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A Woman's Journal


The Backyard on a Spring Morning

By Maggie Turner

Friday, March 24, 2000

The Backyard on a Spring Morning

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Trees and Blue SkyEngines race and roar, the hum of tires whirling on pavement at a breathless speed drones on in the background. Above the sounds of modern mobility, the call of a blue jay pierces the air, the caws of a crow drift down from a treetop. A train whistles in the distance. If one really concentrates on the birds the voices of many can be heard. A small plane flies overhead, its chortling engine demanding attention. Occasionally the wind strengthens and can be heard making its way through the maze of bare tree branches. An ambulance urgently sounds an alarm as it winds through traffic miles away. One must concentrate to distinguish the sounds of nature here. The steady roar of technology numbs the senses to less aggressive sounds.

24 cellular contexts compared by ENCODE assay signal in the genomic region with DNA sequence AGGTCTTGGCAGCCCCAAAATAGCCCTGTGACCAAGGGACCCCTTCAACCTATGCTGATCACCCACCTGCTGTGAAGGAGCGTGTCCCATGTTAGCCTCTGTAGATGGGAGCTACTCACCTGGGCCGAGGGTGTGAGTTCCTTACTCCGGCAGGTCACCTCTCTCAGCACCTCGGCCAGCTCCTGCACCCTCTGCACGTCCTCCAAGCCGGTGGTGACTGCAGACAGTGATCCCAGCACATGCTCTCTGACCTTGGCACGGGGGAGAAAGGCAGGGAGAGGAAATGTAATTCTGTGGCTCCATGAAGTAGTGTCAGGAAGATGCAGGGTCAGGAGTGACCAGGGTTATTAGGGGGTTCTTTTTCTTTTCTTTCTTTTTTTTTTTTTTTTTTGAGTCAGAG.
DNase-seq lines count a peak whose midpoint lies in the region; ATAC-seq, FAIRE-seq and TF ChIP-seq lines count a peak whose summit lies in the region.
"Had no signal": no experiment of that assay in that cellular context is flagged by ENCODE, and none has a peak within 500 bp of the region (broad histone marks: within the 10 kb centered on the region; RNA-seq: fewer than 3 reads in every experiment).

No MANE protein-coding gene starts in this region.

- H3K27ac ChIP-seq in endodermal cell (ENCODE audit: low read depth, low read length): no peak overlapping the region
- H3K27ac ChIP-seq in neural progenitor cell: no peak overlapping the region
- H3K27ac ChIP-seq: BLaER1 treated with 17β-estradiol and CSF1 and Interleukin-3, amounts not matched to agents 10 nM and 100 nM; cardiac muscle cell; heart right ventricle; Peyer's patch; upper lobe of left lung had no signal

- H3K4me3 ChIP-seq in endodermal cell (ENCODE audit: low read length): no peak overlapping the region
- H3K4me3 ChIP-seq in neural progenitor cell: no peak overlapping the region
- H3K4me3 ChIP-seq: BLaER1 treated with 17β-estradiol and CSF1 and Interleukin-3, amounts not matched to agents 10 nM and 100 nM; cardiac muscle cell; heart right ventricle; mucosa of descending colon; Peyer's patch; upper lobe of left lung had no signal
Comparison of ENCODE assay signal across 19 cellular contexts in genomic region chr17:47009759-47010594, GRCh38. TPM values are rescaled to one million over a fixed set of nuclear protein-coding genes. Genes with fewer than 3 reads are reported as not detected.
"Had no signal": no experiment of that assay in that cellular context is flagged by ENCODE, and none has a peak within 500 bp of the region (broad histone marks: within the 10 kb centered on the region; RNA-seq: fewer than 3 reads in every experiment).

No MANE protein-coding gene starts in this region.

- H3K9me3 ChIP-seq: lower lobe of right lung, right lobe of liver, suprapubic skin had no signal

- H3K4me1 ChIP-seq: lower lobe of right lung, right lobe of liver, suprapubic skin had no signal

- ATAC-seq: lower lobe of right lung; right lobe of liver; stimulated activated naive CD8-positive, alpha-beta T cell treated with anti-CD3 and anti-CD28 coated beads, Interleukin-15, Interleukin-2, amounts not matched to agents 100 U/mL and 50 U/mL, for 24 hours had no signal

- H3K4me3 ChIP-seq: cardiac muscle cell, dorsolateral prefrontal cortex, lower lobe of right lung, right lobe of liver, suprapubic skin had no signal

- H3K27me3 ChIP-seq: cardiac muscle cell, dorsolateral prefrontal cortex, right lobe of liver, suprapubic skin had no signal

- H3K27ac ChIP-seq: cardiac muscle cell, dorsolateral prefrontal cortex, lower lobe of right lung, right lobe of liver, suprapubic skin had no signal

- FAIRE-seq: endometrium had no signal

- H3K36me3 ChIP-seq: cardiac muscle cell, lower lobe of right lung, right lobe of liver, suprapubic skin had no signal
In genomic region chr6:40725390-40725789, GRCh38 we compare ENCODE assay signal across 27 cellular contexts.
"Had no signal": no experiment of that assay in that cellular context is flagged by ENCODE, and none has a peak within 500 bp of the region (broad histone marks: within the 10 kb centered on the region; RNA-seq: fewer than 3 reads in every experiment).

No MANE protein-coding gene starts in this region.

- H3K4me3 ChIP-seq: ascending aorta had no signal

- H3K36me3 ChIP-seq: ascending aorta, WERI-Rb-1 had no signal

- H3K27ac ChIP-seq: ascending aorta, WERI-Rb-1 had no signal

The rays of the sun seem to reach the yard unaffected. I say seem because I have no direct means of comparing the quality of sunlight here with what it would have been before human industrialization. Was sunlight brighter then, were skies bluer?

A blue jay perches himself in the tree branches above my head and scolds. The harsh call of the blue jay is my favorite sound. As a child, the room where I slept had a window that opened into the woods. Throughout the spring, summer and fall the predawn call of the blue jay awakened me to a world of delight. The second story window looked into the maple branches, the kingdom of beings with flight. Entry to that kingdom was gained by sitting quietly without movement, travelling only with the eye and the ear.

There were no sounds to intrude on that kingdom in my childhood. Entry was effortless. Not so today. The sounds of life are barely heard above the hum of urban technology. The lost kingdoms of my childhood fade from reality. I am comforted by the knowledge that those lost kingdoms were experienced by most of the humans who have passed time on this planet. I am saddened that my children and grandchildren will not share this human experience. I am hopeful that my unknown descendents will once more gain entry.


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